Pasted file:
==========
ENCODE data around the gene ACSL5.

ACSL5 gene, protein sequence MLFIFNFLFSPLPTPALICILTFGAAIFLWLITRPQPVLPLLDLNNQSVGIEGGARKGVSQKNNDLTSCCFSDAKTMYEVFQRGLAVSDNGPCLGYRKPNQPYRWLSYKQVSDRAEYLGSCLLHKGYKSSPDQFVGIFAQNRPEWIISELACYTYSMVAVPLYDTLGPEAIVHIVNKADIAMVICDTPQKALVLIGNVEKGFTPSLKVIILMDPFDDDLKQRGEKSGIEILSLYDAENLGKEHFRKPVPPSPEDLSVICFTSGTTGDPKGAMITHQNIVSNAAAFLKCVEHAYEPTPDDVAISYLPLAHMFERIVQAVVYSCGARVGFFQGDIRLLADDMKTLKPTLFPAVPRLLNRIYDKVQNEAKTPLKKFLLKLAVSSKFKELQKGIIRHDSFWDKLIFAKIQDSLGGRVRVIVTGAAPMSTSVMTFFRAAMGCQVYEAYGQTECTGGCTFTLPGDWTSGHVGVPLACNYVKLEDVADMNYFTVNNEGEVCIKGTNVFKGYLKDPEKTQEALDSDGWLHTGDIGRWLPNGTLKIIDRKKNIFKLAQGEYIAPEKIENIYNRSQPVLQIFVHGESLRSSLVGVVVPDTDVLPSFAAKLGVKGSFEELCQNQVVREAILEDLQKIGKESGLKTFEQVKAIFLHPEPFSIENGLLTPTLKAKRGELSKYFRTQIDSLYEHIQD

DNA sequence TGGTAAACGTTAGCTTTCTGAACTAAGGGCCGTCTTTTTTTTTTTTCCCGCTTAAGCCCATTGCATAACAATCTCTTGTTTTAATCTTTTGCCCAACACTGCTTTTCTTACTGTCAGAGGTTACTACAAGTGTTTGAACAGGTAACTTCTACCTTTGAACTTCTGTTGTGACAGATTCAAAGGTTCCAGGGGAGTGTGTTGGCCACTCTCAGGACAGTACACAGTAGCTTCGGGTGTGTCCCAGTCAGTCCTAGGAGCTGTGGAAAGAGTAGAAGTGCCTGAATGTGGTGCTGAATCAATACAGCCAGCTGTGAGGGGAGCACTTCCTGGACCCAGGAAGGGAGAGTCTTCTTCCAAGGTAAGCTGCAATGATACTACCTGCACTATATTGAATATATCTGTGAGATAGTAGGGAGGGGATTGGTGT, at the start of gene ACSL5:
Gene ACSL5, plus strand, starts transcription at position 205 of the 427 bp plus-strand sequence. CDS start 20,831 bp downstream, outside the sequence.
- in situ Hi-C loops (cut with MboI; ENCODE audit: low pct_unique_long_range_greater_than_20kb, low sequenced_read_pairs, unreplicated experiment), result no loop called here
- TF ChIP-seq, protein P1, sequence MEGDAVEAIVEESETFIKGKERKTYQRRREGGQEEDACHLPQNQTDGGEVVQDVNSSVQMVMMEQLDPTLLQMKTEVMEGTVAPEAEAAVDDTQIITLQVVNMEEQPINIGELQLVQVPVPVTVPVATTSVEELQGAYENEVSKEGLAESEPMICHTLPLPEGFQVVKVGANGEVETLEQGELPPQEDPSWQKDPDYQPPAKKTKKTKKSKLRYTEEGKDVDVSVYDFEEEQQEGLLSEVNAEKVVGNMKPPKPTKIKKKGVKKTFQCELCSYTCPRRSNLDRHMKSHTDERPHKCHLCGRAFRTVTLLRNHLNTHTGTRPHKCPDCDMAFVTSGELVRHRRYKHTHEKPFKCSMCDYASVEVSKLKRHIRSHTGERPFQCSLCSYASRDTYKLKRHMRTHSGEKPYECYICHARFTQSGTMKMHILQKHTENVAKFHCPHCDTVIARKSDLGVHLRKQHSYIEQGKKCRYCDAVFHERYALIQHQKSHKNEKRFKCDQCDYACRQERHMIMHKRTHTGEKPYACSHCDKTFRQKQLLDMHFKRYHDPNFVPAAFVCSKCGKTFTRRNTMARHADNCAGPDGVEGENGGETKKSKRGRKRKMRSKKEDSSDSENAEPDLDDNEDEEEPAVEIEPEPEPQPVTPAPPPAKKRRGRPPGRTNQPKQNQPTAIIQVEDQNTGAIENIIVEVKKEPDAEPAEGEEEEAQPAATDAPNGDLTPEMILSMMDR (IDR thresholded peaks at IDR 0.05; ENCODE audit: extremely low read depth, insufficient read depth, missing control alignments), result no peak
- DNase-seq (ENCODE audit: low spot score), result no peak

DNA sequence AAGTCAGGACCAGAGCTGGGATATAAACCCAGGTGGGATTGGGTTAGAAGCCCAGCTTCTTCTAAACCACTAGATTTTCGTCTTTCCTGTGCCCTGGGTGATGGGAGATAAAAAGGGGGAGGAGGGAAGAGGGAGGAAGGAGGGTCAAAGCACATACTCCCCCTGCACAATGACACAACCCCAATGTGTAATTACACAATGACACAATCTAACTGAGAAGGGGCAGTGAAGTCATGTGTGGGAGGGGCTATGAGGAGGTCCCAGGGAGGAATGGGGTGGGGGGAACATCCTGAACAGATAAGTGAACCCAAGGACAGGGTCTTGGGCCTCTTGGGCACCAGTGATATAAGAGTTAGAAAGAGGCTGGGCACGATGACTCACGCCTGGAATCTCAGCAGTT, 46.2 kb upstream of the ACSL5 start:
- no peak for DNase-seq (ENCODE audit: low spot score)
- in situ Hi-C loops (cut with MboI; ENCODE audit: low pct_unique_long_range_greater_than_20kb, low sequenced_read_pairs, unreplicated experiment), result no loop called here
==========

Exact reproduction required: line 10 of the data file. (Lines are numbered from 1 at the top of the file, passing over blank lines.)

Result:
- in situ Hi-C loops (cut with MboI; ENCODE audit: low pct_unique_long_range_greater_than_20kb, low sequenced_read_pairs, unreplicated experiment), result no loop called here